Utilization of aquapheresis among hospitalized patients with end-stage liver disease: A case series and literature review

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Third-spacing of fluid is a common complication in hospitalized patients with decompensated cirrhosis. In addition to ascites, patients with advanced cirrhosis may develop significant peripheral edema, which may limit mobility and exacerbate debility and muscle wasting. Concomitant kidney failure and cardiac dysfunction may lead to worsening hypervolemia, which may ultimately result in pulmonary edema and respiratory compromise. Diuretic use in such patients may be limited by kidney dysfunction and electrolyte abnormalities, including hyponatremia and hypokalemia. A slow, continuous form of ultrafiltration known as aquapheresis is a method of extracorporeal fluid removal whereby a pump generates a transmembrane pressure that forces an isotonic ultrafiltrate across a semipermeable membrane. This leads to removal of an ultrafiltrate that is isotonic to blood without the need for dialysate or replacement fluid as is necessary in other forms of continuous kidney replacement therapy. This technique has been utilized in other conditions including acute decompensated heart failure, with trials showing mixed, but generally favorable results. Herein, we present a series of our own experience using aquapheresis among patients with cirrhosis, review the literature regarding its use in other hypervolemic states, and discuss how we may apply lessons learned from use of aquapheresis in heart failure to patients with end-stage liver disease.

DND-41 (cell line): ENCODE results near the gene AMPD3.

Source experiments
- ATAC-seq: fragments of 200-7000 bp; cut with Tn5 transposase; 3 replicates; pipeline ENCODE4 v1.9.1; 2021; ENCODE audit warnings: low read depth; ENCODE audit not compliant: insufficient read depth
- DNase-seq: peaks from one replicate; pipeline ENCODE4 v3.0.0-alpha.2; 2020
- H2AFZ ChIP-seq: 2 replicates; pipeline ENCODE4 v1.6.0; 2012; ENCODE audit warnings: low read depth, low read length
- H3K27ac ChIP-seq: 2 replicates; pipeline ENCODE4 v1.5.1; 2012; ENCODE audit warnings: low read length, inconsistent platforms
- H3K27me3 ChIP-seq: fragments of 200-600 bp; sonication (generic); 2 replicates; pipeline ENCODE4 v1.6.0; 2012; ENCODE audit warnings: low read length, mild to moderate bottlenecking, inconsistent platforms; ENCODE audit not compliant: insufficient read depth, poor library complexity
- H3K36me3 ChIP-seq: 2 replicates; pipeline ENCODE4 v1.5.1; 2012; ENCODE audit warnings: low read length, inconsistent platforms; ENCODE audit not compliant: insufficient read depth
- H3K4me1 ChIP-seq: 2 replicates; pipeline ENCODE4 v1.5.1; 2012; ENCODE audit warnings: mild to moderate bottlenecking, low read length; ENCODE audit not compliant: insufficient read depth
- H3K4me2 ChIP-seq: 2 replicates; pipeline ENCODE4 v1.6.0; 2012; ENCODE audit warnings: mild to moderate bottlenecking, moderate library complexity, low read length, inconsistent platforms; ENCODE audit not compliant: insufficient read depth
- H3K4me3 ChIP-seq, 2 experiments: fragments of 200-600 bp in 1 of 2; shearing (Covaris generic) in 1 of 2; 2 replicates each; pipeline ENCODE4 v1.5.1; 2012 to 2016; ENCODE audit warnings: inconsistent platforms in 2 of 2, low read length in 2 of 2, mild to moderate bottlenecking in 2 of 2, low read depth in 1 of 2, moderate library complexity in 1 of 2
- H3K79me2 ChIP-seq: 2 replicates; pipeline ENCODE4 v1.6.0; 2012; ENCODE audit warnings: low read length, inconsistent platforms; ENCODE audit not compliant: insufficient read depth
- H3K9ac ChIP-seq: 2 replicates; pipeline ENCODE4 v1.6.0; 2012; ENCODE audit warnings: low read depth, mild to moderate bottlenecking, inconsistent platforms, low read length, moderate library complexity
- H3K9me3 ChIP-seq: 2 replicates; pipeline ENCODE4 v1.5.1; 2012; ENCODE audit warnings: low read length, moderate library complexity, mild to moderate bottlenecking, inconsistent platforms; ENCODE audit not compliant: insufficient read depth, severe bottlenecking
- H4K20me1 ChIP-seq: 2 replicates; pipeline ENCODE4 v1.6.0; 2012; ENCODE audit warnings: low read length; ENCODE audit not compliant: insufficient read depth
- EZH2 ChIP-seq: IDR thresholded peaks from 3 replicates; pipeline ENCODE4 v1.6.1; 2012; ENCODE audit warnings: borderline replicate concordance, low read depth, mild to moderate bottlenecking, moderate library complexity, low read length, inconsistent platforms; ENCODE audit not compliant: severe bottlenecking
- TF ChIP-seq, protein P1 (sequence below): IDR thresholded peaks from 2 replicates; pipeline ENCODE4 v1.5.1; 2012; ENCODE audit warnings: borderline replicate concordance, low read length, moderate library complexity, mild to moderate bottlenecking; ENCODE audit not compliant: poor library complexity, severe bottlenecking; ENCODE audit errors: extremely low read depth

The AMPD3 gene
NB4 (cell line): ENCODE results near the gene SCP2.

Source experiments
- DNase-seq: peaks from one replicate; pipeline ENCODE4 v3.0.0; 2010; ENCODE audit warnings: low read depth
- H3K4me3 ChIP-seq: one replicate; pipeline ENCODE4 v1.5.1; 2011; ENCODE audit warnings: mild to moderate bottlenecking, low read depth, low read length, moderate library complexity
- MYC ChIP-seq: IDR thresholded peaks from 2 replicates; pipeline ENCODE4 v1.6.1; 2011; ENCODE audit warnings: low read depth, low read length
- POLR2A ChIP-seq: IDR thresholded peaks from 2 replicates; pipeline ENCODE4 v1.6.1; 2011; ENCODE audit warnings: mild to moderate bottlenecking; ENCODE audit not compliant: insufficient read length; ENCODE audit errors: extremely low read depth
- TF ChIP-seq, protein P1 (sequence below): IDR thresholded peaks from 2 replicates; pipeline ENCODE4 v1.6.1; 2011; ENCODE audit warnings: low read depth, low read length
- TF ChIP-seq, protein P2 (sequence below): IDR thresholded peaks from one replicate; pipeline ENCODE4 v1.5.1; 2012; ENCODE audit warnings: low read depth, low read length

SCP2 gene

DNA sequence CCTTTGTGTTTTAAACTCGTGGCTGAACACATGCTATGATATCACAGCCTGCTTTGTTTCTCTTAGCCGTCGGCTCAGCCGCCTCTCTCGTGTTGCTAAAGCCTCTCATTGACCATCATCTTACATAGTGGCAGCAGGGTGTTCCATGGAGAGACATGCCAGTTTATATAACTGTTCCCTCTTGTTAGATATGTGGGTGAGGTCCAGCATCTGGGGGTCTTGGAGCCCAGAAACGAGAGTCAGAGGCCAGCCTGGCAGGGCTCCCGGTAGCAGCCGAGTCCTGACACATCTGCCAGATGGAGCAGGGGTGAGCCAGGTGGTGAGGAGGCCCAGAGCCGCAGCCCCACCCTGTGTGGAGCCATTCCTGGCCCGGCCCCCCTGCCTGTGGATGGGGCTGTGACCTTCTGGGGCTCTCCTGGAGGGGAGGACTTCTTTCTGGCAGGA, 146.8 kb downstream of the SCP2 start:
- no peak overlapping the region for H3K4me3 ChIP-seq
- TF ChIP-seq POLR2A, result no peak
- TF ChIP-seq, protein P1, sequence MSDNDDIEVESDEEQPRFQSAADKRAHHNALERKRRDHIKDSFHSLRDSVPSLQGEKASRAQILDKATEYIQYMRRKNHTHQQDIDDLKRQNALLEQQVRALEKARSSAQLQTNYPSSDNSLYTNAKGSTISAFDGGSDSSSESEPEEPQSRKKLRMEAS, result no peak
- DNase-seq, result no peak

Original languageEnglish
Article numbere15221
JournalClinical Transplantation
Issue number1
StatePublished - Jan 2024


  • aquapheresis
  • end-stage liver disease
  • hyponatremia
  • liver transplantation
  • renal replacement therapy
  • ultrafiltration


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